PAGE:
Gay marriage is a hot topic nowadays, especially with the Supreme Court in the middle of deciding whether the laws adopted by various States that do not allow same-sex couples to wed are constitutional or not. Many wait in eager anticipation of a decision and have put forward their arguments regarding the topic. One of the main opinions is rooted in the idea that marriage is a “civil right” and consequently, the government must grant such rights to all people.

The gay marriage supporters have done a clever job of branding the issue, choosing to refer to it as “marriage equality” as opposed to “gay marriage” and framing the issue in the context of a “right”. After all most people, especially in our politically correct world, dare not speak out against “equality” or “rights” and thus are dissuaded from developing any opposition. Psychologically, a cognitive dissonance develops when speaking against equal access and denying others opportunities.

As I always do, instead of looking at the issue in an isolated manner, I have taken a step back to analyze the issues behind the issue.

Let us examine the concrete idea that the Supreme Court has the ultimate decision-making power on the constitutionality of the issue. I personally disapprove of the State’s notion that it retains the power to regulate contracts between private citizens. After all, what makes the Supreme Court so supreme? By the mandate of the law? By the stroke of a pen on paper? What gives the court, composed of chosen (not elected) judges, the right to dictate what goes on in the private affairs between two adults? If the court can tell John Q. Public with whom he can and cannot associate, then does the court not also have the “power” and “legal authority” to tell everyone else from whom to buy groceries? How about telling everyone else which financial planners to employ, or with whom to make friends, or whom to date, or where to go to church?


From a libertarian standpoint, each individual owns and is in control of themself; thus each person has the power to decide with whom they associate.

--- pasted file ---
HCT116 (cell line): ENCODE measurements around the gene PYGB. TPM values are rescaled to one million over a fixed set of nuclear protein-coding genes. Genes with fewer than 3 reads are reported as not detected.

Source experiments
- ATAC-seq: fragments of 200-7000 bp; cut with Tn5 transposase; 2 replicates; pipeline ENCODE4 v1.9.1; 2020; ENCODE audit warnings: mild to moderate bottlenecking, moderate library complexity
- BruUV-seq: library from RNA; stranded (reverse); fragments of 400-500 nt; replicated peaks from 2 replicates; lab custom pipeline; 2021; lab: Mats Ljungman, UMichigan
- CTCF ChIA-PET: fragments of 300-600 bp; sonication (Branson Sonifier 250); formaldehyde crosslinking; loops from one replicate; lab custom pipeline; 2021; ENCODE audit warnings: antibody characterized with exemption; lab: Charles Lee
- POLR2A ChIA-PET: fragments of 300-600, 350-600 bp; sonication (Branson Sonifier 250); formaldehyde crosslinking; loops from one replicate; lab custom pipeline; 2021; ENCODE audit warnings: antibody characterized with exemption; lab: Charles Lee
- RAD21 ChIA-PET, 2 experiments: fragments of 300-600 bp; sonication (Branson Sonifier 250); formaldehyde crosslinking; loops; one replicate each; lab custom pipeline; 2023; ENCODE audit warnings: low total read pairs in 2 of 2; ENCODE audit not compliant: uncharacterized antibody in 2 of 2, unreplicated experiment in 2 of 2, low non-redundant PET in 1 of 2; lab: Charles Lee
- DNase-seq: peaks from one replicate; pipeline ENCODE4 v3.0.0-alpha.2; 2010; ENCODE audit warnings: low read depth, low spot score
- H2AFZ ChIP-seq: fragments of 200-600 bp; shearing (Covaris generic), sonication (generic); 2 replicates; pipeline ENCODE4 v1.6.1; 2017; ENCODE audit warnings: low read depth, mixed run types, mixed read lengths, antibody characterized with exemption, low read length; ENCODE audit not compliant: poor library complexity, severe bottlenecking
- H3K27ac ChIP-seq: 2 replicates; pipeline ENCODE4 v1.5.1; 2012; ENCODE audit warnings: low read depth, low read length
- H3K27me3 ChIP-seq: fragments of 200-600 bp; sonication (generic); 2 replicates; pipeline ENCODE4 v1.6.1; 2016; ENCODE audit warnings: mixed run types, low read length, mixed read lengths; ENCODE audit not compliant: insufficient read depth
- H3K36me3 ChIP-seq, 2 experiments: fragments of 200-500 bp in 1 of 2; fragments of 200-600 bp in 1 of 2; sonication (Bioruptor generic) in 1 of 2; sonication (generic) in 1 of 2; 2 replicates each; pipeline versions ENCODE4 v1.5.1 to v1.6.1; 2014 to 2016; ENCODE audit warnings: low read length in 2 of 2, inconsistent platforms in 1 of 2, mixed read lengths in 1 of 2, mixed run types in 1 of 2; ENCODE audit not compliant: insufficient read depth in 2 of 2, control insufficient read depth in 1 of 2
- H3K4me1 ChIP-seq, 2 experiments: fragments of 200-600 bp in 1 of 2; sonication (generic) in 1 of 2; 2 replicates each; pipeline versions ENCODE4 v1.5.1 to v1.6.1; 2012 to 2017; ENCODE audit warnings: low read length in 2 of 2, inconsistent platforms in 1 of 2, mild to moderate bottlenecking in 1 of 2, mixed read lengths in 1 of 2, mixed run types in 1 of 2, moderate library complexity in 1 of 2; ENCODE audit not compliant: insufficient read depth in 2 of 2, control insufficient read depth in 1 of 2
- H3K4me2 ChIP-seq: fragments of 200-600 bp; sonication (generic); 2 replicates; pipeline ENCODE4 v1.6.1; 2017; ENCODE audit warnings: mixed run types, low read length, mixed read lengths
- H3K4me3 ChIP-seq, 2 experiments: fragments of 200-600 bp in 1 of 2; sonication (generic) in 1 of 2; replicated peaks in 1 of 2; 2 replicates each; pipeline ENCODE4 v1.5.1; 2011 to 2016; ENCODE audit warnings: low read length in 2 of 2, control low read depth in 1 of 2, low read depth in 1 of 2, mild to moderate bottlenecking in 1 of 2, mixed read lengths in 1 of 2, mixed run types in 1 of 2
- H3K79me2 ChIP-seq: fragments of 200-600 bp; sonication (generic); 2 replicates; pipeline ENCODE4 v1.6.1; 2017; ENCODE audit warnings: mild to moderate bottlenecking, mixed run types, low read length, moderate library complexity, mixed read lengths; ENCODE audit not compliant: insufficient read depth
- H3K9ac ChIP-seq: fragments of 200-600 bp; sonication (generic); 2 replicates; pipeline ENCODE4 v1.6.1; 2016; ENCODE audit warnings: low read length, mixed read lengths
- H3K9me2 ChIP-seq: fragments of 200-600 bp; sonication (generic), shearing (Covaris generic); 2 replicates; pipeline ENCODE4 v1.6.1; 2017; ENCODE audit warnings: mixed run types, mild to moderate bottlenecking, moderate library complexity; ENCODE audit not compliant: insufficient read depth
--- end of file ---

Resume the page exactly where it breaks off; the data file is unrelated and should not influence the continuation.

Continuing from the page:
In a completely free society, this analogy meets its own self-imposed limitation when the argument is carried out to an extreme—if individuals can liberally choose whom they wed, John Q. Public could also choose to marry a stapler, a dolphin, or his sister.


All joking aside, allow me to further the point: We (the people) created the government (via the constitution) and its subdivisions as our agent, so when did we lose our power to stop our own creation from telling us what to do? Do infants tell their parents who wears the pants or vice versa? The Supreme Court is composed of nine judges, men and women who are as human as everyone else. With what supreme judgment and wisdom do they retain the right to tell millions of Americans what to do? How can Judge Roberts, for example, use such a long reach to dictate what Frank and Mary can legally and privately engage in on the other side of the country?


If this is the “land of the free” then why must we seek the approval of government-appointed bureaucrats to decide whether particular private relationships are officially recognized?


At one point, it never used to be this way.


Modern society arrived at the State-sanctioned concept of marriage in recent human history. Before the 1700s or so, marriage was solely a private matter and the religious sacrament was governed by the church. The State had no hand to play in the matter. So, if you lived in England in 1599, for example, in order to get married, John and Sue went to their local religious leader in the church, and then became man and wife.


So what happened? The answer is simple: taxes.


By the end of the 18th century, governments realized that when a married couple died, money and property (new arenas which were ripe for taxation) passed onto the next generation. Legal questions also arose if one parent had a child with another person (or a bastard), and the rightful legal heir came into question. Hence, the State gradually invaded this arena, and the result is that presently marriage is strictly a civil matter. This is why two people can be wed nowadays without ever going near a church—a quick visit to Vegas or a courthouse will suffice.


Finally, the last time I checked, marriage has already been defined in the Old Testament. The caveat, however, is that before Christ, the biblical model of marriage was polygamy—a system largely unwelcome and poorly tolerated in the USA, unless you live in Utah or many other non-Western societies. Accordingly, for all those crying out for “equality” in marriages, all unions will not be equal if polygamy is excluded from the equation; hence “marriage equality” fundamentally entails recognition of all non-traditional marital paradigms.